One commenter on this video laments Oz Noy’s use of effects for this tune as self-indulgent. What they apparently fail to understand is that by pushing the sounds into the future, Oz is honoring another pioneer. Thelonious Monk was often misunderstood during his lifetime by people who wanted to keep hearing the basic swing of an Oscar Peterson or an Earl Hines. Many performers of Monk tunes over the years miss the spirit of his quirky style and merely play standard bebop and blues licks over the changes (Bill Frisell being a notable exception). Oz’s work here displays a mastery of modern effects, as well as blazing chops.
I hadn’t seen a true concert in over three years. A show at the Jazz a Junas festival seemed ideal: small, outdoors, 40 minutes away from our apartment in Nîmes over mostly non-life-threatening roads.
I have been following Deimel Guitarworks on Instagram for a while. With creative wiring, pickups behind the bridge, and Piezos embedded at various points in the guitar, Frank Deimel has been in the forefront of creating instruments for experimental guitarists. His latest, the Firestar LesLee Synchronizer, combines a fascinating, built-in Leslie effect created by automatically switching between pickups, as well as the ability to synch with modular synths, or any device that uses CV.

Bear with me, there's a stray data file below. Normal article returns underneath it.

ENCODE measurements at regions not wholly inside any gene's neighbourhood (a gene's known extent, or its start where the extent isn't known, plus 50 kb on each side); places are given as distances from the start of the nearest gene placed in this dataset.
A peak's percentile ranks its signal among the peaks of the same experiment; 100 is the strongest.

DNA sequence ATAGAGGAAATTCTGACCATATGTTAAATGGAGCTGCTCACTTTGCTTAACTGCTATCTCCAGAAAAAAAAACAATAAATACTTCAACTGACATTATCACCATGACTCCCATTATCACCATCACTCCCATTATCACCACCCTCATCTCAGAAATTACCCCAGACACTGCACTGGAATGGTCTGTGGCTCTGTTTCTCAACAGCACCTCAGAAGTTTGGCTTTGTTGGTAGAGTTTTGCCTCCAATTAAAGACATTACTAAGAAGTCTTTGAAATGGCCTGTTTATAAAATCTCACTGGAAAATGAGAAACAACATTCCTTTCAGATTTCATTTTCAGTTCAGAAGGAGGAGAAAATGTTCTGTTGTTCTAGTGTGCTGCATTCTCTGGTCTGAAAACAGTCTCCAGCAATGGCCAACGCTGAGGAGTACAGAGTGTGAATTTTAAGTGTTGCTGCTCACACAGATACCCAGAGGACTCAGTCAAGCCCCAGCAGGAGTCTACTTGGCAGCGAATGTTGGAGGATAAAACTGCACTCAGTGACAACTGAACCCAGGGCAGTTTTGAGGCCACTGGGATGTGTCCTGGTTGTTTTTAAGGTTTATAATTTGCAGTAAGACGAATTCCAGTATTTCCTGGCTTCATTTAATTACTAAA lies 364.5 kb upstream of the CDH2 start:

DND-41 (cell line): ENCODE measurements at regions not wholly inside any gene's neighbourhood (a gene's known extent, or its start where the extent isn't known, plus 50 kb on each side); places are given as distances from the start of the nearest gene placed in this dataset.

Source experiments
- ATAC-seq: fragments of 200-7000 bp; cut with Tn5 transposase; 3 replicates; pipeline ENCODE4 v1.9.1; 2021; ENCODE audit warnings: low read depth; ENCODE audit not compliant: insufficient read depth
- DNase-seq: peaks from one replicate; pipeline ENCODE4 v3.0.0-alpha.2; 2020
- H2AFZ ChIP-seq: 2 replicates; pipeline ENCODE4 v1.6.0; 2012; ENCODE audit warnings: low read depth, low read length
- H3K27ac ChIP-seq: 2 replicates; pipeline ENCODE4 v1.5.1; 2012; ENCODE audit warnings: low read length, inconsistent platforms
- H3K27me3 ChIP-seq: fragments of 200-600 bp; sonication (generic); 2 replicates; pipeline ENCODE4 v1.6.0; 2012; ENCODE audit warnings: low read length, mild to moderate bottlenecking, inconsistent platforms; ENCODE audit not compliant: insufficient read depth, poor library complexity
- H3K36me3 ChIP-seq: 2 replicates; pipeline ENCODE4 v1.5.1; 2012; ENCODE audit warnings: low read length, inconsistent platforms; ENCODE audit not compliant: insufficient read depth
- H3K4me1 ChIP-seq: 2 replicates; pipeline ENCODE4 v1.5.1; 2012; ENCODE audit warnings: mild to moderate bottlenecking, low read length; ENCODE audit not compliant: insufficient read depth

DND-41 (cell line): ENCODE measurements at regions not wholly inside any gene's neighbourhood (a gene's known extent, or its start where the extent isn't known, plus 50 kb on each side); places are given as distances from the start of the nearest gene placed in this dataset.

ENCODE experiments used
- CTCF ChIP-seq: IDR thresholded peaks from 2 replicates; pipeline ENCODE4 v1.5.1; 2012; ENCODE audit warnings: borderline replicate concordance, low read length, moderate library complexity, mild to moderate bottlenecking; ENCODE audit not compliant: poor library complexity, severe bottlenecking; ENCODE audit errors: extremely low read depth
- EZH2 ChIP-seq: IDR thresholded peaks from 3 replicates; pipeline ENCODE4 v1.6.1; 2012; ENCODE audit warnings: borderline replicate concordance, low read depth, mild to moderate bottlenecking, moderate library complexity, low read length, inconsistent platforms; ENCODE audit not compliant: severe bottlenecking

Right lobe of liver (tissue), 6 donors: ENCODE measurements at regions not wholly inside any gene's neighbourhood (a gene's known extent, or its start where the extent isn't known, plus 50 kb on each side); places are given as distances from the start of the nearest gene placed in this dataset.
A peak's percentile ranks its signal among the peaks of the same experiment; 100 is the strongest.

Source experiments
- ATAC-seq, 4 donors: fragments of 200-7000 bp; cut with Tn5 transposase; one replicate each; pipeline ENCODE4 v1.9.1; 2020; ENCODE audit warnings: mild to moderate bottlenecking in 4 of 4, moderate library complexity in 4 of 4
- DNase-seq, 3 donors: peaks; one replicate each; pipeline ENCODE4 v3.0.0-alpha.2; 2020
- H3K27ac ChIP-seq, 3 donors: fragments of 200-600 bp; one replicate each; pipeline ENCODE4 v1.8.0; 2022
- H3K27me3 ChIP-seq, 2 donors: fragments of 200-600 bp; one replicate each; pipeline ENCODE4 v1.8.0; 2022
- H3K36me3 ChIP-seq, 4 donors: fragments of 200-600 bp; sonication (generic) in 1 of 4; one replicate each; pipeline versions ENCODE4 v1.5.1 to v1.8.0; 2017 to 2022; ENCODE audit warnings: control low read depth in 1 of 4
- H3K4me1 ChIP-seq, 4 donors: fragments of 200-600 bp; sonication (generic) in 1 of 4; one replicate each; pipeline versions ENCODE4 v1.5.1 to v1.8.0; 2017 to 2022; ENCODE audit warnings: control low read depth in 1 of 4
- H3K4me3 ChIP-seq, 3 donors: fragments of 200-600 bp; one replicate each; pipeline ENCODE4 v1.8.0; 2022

I have written extensively here and in Electronic Musician about my search for a way to combine the power of Ableton Live with the different but similar power of the many sonic mangling apps available to iOS users. Lewitt’s Connect 6 ($299) might just be the end point of that search.
Well, here they are: my ten faves from 2022; a little late (okay a lot late), but it would be a shame if you missed out on any of these terrific releases from the past twelve months. I urge you to go back through the Record Pick posts throughout the year to check out other fine recordings that didn’t make the cut. So, in no particular order.